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Canadian Military Aircraft
Serial Numbers
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IMPORTANT NOTICE (25 May 2013):  I have moved the web pages to a new server, to permit future expansion and some new features.  You have reached the new home page.  Please update your bookmarks.

My goal for these pages is to identify every serial number ever assigned to a Canadian military aircraft, and to track the history of each aircraft in as much detail as I can.  Since starting these pages I have been lucky enough to receive correspondence from serial number enthusiasts from around the world, and they have become a major source for the data presented here.  I'm always in the process of adding this new information to my database and these web pages.  Check out my change log each time you visit, to see the progress.

The links in the table below will take you to some purely arbitrary headings I have created.  These are intended to make the data more manageable, and don't necessarily reflect any official groupings or divisions of serial numbers.  Each topic main page includes some brief historical notes, to help explain changes in the numbering systems over the years, and to help put the serial numbers in perspective.  Pages that contain links to photographs, or pages that refer to pages with photo links, are marked with

I've recently added a list of aircraft by type, to help you find all the serials of a single type, which may be spread over several of the pages listed below.  I welcome any feedback you may have on this new feature.

the beginnings
updated 11 June 2008

Several early Canadian military organizations operated aircraft, or were planned to. This includes the Canadian Air Corps, the RFC/RAF schools in Canada, the Canadian Air Force in the UK, and the Royal Canadian Naval Air Service (RCNAS).
Aircraft with uniquely Canadian serial numbers or registrations
Air Board
updated 17 December 2006

The Air Board years, 1919 to 1927. In this period, the newly formed Royal Canadian Air Force (RCAF) operated government owned, civil registered aircraft, on a mix of military and civil tasks.  Some Air Board registered aircraft remained in use until the middle 1930s.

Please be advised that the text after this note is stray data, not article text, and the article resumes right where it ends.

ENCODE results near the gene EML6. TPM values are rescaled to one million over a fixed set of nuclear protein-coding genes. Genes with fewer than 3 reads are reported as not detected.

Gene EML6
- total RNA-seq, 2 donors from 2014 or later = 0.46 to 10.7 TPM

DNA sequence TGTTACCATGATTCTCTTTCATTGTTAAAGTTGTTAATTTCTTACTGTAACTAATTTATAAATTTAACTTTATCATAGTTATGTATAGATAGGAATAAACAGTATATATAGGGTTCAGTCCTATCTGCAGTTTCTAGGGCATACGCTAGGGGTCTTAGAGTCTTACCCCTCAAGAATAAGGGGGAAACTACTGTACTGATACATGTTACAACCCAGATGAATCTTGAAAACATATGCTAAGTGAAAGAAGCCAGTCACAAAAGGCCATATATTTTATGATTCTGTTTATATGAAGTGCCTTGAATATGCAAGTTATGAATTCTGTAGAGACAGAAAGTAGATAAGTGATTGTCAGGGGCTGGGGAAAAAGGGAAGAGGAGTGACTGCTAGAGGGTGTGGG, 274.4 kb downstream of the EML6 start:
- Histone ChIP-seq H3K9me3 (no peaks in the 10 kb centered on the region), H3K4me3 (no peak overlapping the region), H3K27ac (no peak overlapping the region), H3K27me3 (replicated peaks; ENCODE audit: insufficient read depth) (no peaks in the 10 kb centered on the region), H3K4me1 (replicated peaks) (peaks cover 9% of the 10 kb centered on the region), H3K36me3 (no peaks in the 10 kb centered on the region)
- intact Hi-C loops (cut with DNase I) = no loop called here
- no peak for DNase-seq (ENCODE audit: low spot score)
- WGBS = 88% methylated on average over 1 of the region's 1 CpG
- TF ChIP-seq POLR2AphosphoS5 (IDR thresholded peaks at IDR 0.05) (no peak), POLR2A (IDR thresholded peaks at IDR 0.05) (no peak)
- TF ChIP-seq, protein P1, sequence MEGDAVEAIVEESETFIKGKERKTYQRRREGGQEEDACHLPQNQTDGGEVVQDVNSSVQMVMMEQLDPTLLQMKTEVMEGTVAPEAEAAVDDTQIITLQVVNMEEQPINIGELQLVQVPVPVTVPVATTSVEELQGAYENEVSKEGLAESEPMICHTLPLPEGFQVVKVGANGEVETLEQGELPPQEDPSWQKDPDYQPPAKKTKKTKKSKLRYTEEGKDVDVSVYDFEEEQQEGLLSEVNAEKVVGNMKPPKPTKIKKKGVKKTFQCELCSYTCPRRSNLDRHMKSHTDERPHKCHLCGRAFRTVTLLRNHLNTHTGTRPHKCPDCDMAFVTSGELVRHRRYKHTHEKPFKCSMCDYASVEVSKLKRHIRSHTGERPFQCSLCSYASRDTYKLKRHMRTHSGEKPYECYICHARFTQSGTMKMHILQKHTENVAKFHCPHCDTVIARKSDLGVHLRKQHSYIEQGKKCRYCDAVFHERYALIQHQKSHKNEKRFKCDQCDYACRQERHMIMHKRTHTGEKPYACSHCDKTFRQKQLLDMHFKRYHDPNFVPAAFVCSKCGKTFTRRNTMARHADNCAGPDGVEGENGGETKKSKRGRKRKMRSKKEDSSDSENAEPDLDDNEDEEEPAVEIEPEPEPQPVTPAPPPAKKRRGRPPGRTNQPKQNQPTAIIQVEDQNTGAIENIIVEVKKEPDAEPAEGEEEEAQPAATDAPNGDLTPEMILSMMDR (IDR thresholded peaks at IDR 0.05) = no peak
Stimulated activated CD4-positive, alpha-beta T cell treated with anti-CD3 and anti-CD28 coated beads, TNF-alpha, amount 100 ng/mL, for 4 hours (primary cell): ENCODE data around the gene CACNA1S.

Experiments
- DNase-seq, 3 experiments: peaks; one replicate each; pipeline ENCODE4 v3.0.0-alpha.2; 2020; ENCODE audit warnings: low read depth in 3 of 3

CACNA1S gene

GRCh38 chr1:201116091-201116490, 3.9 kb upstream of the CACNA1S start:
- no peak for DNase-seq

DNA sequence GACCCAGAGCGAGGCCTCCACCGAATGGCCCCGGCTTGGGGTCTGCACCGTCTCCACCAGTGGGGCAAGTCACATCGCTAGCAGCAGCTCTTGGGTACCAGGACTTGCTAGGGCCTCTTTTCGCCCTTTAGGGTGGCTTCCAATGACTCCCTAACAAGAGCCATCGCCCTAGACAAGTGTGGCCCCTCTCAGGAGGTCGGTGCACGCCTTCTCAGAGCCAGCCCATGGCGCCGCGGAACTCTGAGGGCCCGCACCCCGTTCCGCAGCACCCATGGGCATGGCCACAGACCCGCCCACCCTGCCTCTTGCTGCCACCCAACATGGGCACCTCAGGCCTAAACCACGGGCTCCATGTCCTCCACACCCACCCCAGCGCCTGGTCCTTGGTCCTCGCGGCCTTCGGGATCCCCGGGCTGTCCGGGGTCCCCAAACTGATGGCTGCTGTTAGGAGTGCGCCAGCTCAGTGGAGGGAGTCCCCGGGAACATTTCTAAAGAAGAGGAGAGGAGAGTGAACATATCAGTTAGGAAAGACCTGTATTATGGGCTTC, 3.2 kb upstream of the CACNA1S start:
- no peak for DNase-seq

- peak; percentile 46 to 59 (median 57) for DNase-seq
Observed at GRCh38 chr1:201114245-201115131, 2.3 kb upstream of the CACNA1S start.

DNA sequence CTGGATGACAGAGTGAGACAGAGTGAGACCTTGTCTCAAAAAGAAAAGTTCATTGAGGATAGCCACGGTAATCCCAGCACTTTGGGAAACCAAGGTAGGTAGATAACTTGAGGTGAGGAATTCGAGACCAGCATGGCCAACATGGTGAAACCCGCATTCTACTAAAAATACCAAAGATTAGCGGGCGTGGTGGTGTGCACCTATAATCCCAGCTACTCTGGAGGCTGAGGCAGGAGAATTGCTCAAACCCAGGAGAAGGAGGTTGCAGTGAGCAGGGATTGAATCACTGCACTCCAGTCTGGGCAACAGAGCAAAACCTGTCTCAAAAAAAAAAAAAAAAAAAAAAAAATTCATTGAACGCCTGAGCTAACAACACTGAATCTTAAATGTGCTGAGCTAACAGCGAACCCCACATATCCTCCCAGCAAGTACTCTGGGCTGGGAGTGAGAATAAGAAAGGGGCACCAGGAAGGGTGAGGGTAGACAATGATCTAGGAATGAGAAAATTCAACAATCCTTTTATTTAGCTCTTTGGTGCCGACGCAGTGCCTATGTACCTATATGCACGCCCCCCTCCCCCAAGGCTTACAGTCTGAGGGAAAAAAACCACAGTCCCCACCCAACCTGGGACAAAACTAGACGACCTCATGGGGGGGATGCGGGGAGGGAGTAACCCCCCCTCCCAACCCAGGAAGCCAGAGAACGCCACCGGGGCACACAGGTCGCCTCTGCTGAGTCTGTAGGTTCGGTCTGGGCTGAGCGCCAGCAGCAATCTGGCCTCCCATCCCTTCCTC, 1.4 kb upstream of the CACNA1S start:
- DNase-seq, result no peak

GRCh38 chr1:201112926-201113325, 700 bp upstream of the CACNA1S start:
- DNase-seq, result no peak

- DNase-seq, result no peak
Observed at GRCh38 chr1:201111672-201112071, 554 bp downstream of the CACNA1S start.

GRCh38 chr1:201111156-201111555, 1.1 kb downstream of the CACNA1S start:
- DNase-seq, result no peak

RCAF 1 to 999
updated 5 February 2010

In 1928, the RCAF was relieved of  most of its civil tasks, and began marking its aircraft with numerical serial numbers. This group extends from this date to the early part of World War II.
RCAF 4 digit
updated 6 March 2016

Serial numbers reached 1000 in the early days of WW II, when aircraft procurement exploded. 9999 was reached in just another 3 years. Some reserved blocks in this range were not completely allocated until the 1950s and 60s.
RCAF 5 digit
updated 27 March 2016

When 10000 was reached, massive procurement continued in support of the British Commonwealth Air Training Plan and home defense. The general series was continued after the war's end, and included the NATO period, some RCN aircraft, and the brief lived Canadian Army air arm.
RCAF postwar
updated 12 January 2008

After WW II, some wartime serial numbers were reused for new procurement. I have listed these separately to avoid confusion (especially my own).
Canadian Armed Forces
updated 28 June 2015

After the RCAF was merged into the Canadian Armed Forces in February 1968, the in-service aircraft (ex Air Force, Army, and Navy) carried a mix of their previous serial number styles.  To help sort out this mess, the existing aircraft were given new, "unified" serial numbers over the next few years.  This numbering scheme continues in use today for new procurement.

Note that the Canadian Forces have been allowed to start using the name "RCAF" for some of its air components again.  These are still part of the integrated Canadian Forces, so for these web pages I will continue to use "Canadian Armed Forces" (CAF) or "Canadian Forces" (CF) for current aircraft, and restrict use of "RCAF" to prior to integration in 1968.  I'm not trying to make any sort of a political statement with this, just trying to keep confusion to a minimum.
Instructional Airframes
updated 8 April 2015
Both the RCAF and the Canadian Forces kept seperate registers for aircraft used as training aids at various schools,and with operational units.  Most, but not all, of these Instructional Airframes had a previous Canadian military serial number.  This page identifies the previous identity (when one existed), and provide details on those airframes with no previous Canadian military serial.